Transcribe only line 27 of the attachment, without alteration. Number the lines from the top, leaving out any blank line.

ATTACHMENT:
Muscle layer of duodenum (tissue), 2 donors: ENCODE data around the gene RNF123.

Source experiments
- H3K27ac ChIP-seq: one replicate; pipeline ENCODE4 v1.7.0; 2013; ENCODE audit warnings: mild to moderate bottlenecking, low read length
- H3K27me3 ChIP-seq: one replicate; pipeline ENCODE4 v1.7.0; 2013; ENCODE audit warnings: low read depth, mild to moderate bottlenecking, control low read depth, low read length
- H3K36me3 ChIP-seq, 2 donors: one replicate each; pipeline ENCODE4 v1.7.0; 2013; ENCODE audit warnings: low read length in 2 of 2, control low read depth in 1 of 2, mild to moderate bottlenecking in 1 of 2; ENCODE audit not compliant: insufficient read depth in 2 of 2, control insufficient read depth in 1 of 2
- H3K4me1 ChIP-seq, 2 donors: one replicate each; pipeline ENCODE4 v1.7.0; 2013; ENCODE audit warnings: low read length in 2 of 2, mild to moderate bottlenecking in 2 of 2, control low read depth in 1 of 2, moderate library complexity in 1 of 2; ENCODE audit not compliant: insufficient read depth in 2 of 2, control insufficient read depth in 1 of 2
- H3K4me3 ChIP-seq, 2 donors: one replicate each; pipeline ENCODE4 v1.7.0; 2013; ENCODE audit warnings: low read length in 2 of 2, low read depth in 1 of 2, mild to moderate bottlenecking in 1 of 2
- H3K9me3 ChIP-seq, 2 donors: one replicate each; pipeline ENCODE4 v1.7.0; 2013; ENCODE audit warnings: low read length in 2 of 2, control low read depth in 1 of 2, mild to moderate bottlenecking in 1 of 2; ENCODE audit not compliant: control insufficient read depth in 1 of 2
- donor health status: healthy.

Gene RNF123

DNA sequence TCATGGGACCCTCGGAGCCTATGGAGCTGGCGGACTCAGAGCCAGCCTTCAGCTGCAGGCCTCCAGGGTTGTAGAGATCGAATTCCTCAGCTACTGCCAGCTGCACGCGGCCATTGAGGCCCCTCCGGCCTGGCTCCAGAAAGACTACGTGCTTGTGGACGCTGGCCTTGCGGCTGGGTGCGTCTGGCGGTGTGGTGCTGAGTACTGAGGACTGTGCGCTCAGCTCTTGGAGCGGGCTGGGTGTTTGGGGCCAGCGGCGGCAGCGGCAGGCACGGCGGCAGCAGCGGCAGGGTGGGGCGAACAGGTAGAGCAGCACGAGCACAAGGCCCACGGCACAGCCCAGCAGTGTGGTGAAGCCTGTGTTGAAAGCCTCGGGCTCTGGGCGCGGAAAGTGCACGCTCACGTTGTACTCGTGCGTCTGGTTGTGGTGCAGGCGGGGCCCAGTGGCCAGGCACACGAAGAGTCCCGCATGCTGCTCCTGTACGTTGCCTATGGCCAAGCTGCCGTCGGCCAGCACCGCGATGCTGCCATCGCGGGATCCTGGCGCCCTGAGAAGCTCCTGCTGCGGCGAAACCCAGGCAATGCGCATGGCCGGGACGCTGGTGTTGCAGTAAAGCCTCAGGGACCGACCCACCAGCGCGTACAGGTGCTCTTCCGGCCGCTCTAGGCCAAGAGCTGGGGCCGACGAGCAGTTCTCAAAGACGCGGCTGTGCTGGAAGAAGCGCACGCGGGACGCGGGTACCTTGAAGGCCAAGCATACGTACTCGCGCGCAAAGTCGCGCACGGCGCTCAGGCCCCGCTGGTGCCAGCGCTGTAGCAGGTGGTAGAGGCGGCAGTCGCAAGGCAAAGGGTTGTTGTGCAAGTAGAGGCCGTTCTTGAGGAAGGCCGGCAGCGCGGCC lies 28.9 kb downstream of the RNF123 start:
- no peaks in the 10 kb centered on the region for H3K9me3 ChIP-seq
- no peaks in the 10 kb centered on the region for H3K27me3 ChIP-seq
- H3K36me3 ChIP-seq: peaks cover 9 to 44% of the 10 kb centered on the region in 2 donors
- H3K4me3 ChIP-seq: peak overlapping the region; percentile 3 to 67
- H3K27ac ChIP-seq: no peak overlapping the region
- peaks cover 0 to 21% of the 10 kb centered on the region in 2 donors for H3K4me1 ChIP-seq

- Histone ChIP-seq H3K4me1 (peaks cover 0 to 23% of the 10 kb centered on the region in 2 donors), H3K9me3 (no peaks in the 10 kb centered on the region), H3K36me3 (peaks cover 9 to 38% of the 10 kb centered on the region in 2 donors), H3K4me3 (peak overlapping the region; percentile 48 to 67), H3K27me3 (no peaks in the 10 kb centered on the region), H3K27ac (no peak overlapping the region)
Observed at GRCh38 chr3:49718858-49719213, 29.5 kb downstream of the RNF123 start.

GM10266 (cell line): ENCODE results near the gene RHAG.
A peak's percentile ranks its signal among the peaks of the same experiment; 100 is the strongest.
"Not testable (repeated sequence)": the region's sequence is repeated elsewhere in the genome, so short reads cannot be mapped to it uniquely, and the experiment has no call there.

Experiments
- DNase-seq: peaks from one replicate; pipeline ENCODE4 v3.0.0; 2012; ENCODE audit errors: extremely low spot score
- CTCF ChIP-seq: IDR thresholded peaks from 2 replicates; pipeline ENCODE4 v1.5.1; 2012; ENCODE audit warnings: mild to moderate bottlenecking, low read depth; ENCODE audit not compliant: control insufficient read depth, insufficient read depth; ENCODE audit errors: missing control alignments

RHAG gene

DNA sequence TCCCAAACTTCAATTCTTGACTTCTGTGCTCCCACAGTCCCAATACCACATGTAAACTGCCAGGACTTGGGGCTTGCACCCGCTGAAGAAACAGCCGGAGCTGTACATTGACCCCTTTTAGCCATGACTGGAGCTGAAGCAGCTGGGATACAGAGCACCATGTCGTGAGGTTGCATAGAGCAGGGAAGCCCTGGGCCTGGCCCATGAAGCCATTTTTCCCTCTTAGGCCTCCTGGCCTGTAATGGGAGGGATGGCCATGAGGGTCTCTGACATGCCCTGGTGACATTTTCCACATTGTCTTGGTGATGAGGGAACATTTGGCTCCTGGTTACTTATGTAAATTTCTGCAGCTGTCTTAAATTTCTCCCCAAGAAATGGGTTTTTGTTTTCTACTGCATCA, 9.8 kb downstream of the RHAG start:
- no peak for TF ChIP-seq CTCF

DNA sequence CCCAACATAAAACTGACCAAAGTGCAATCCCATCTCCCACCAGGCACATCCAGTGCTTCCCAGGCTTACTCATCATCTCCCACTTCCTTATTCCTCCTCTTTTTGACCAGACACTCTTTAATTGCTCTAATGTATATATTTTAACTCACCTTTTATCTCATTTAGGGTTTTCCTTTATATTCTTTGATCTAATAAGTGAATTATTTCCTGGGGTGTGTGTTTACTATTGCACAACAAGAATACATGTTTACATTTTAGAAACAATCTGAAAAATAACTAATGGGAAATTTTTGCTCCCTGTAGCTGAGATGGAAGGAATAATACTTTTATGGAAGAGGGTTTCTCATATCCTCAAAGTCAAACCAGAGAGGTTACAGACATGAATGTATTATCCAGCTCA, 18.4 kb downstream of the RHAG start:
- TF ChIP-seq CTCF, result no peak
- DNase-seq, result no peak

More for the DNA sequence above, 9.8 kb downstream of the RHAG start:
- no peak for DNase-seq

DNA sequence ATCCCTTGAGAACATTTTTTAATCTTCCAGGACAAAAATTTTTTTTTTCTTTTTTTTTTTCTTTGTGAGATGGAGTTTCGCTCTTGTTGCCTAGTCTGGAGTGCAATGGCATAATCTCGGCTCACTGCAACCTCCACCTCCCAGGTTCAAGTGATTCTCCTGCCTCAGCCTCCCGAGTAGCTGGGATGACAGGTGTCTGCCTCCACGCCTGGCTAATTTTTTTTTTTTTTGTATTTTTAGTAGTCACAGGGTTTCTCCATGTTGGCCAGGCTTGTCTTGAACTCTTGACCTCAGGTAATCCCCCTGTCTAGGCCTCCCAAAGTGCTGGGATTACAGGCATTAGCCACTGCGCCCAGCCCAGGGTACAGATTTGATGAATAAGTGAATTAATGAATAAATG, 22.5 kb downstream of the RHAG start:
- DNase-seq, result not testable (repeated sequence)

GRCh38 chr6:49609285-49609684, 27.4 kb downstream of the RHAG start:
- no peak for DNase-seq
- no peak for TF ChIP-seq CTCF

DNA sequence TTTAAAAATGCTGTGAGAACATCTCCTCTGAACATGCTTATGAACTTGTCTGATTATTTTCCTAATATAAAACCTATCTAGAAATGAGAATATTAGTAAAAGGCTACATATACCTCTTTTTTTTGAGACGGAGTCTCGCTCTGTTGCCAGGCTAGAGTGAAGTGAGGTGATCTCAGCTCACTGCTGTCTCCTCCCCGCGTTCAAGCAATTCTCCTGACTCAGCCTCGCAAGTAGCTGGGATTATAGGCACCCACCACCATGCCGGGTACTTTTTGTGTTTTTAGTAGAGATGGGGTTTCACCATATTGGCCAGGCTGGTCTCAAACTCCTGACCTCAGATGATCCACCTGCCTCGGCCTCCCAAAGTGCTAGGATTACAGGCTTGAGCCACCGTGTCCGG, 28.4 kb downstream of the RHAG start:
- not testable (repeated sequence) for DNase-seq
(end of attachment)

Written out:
DNA sequence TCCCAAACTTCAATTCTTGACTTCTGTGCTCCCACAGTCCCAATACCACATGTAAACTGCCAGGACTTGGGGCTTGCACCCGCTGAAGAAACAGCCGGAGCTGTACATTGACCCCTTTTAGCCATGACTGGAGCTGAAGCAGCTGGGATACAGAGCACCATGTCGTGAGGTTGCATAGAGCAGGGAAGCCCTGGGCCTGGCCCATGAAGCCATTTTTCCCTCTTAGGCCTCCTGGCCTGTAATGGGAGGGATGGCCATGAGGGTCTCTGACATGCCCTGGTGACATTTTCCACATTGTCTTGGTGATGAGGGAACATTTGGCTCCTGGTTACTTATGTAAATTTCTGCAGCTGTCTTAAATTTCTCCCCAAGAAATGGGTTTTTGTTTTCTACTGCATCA, 9.8 kb downstream of the RHAG start: